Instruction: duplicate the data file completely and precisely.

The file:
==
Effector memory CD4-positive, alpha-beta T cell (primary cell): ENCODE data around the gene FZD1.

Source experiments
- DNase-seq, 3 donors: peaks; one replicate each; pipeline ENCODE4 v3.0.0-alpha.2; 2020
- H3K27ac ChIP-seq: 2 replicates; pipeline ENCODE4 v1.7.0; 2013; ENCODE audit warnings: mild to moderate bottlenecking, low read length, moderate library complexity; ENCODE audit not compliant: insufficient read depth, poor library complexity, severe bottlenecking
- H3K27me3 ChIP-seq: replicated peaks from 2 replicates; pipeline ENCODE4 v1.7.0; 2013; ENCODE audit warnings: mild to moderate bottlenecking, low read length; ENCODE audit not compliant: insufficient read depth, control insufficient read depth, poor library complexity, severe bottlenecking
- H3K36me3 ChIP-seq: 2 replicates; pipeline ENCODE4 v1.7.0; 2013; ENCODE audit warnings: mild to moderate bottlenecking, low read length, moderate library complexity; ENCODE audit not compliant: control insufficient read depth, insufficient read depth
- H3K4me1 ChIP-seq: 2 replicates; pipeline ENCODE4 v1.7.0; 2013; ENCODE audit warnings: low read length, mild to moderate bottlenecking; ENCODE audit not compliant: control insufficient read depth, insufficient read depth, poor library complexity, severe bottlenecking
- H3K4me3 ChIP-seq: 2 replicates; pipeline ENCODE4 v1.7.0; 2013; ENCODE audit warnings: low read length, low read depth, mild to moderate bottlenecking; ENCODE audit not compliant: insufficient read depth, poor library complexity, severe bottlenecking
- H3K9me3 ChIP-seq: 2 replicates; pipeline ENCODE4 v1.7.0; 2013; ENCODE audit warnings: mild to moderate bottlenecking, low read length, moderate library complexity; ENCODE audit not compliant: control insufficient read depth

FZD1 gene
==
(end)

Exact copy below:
Effector memory CD4-positive, alpha-beta T cell (primary cell): ENCODE data around the gene FZD1.

Source experiments
- DNase-seq, 3 donors: peaks; one replicate each; pipeline ENCODE4 v3.0.0-alpha.2; 2020
- H3K27ac ChIP-seq: 2 replicates; pipeline ENCODE4 v1.7.0; 2013; ENCODE audit warnings: mild to moderate bottlenecking, low read length, moderate library complexity; ENCODE audit not compliant: insufficient read depth, poor library complexity, severe bottlenecking
- H3K27me3 ChIP-seq: replicated peaks from 2 replicates; pipeline ENCODE4 v1.7.0; 2013; ENCODE audit warnings: mild to moderate bottlenecking, low read length; ENCODE audit not compliant: insufficient read depth, control insufficient read depth, poor library complexity, severe bottlenecking
- H3K36me3 ChIP-seq: 2 replicates; pipeline ENCODE4 v1.7.0; 2013; ENCODE audit warnings: mild to moderate bottlenecking, low read length, moderate library complexity; ENCODE audit not compliant: control insufficient read depth, insufficient read depth
- H3K4me1 ChIP-seq: 2 replicates; pipeline ENCODE4 v1.7.0; 2013; ENCODE audit warnings: low read length, mild to moderate bottlenecking; ENCODE audit not compliant: control insufficient read depth, insufficient read depth, poor library complexity, severe bottlenecking
- H3K4me3 ChIP-seq: 2 replicates; pipeline ENCODE4 v1.7.0; 2013; ENCODE audit warnings: low read length, low read depth, mild to moderate bottlenecking; ENCODE audit not compliant: insufficient read depth, poor library complexity, severe bottlenecking
- H3K9me3 ChIP-seq: 2 replicates; pipeline ENCODE4 v1.7.0; 2013; ENCODE audit warnings: mild to moderate bottlenecking, low read length, moderate library complexity; ENCODE audit not compliant: control insufficient read depth

FZD1 gene